Let's just say baby care and blogging do not go together. (No harm to mommy bloggers, they are no doubt better at multi-tasking and organizing devices than this granny blogger is. Plus, I wanted to be sure I was present, as they say, with young James.) Anyway, I'm home for a bit now, and will do my best to keep you better informed. There's a lot going on. The Freeride World Tour extreme skiers and boarders are here, which is big-- 36 of whe world's best big mountain riders and about 100 support crew and media people. They arrived last week, and are still waiting for avalanche safe snow.
I was wrong when I said taking care of a baby is easy as long as you don’t have to do anything else. Or maybe not, as the trouble is there is always something else to do. Like take a shower, or drink your coffee, or start supper. Or worry about a planning commission meeting that is dividing friends and family and making you cry, and decide that public service may not be for you-- and trying to read the packet again to figure out what it all really means, only it is not a packet at all, but a file on your computer, and paper is easier to shuffle while holding a baby than a laptop.
It's not that caring for babies is difficult, that's easy. It's the doing of anything else that's the hard part. Getting dressed for instance. (James and I are still in are pajamas at eight, even though we have been up since six, and his mother has been gone an hour. His father is still at a conference in Portland.) Taking a walk is easy once we are actually moving-- but the prep time can be stressful.
"While I know myself as a creation of God, I am also obliged to realize and remember that everyone else and everything else are also God's creation."-- Maya Angelou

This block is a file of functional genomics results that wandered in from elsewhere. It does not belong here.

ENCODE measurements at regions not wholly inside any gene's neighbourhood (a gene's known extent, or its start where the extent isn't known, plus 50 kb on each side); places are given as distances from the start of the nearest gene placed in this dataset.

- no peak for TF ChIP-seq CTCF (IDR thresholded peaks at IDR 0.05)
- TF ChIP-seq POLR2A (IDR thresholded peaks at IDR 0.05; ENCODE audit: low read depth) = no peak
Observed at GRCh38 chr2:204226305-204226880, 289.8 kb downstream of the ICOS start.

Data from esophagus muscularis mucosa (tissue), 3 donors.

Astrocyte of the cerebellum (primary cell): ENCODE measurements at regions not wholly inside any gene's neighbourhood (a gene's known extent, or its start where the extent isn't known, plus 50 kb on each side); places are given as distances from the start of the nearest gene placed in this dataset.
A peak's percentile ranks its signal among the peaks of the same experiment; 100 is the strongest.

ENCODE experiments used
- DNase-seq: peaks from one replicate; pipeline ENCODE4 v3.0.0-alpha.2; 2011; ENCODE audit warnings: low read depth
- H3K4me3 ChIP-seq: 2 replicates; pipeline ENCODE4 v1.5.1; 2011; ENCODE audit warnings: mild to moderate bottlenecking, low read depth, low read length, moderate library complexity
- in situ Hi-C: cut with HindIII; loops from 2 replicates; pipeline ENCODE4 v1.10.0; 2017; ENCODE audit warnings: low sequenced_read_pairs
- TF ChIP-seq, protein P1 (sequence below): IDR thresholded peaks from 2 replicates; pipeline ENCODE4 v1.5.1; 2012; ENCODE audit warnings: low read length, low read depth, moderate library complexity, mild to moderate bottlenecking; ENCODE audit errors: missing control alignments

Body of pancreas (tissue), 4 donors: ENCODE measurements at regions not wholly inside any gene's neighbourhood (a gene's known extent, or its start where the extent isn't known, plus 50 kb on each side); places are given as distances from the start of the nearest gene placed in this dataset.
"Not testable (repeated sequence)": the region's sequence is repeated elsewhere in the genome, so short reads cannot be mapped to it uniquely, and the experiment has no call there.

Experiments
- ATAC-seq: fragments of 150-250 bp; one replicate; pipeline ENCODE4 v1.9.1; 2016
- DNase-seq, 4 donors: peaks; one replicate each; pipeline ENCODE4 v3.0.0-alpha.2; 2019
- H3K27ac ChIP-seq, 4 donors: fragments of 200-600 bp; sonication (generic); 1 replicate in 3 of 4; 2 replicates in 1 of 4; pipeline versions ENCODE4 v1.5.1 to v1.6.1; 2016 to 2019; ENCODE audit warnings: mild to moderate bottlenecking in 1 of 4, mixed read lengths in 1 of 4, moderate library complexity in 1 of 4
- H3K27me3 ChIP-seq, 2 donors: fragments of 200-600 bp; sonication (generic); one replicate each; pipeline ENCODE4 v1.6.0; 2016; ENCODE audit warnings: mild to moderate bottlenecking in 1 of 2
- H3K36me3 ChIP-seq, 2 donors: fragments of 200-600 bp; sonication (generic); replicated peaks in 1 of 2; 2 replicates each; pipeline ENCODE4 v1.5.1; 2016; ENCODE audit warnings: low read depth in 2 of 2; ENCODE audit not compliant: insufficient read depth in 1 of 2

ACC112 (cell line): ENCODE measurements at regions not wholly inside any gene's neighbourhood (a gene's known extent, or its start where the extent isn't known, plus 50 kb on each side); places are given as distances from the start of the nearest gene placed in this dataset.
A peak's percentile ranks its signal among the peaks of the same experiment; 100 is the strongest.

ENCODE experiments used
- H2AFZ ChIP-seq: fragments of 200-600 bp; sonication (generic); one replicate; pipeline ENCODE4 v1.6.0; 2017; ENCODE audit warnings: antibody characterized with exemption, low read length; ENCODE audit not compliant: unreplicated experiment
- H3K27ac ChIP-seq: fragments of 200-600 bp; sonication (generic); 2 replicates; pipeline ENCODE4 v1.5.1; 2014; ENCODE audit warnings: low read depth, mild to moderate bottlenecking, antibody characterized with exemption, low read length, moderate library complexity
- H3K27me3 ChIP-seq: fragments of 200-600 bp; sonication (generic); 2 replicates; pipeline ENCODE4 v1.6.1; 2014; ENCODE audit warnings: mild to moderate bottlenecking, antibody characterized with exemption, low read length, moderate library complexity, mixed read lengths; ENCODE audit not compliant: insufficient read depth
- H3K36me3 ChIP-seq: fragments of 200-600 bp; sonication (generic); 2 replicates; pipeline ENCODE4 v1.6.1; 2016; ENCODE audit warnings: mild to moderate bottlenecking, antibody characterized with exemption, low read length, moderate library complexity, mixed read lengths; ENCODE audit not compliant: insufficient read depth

The thing about a play, about rocking a baby, about the toast at her wedding 30 years later, about the Northern lights over Mt. Ripinsky following the cast party-- truly about this one wonderful life we have--- is that once it's done it's gone. Yet thanks to our dependence on one and other-- thanks to the relationships we make-- something of ourselves or the thing we created together continues on. That's one lesson dramatic art teaches better than just about anything else, isn't it?
“What I want is so simple I almost can't say it: elementary kindness.”
--Barbara Kingsolver, Animal Dreams
Join me for a post swim cocktail? Kate Mundy, my alter-ego in "Dancing at Lughnasa" would no doubt approve of a tablespoon of cod liver oil washed down with a pint of cider, water, and a vitamin C packet. This why when everyone else laughs when Kate pulls out the cod liver oil and says " your far too pale" and " it's because you take no exercise," I am a wee bit puzzled...
"There are random moments-- tossing a salad, coming up the driveway to the house, ironing the seams flat on a quilt square, standing at the kitchen window looking out at the delphiniums, hearing a burst of laughter from the children's rooms-- when I feel a wavelike rush of joy. This is my true religion: arbitrary moments of nearly painful happiness for a life I feel privileged to lead." -- Elizabeth Berg, The Art of Mending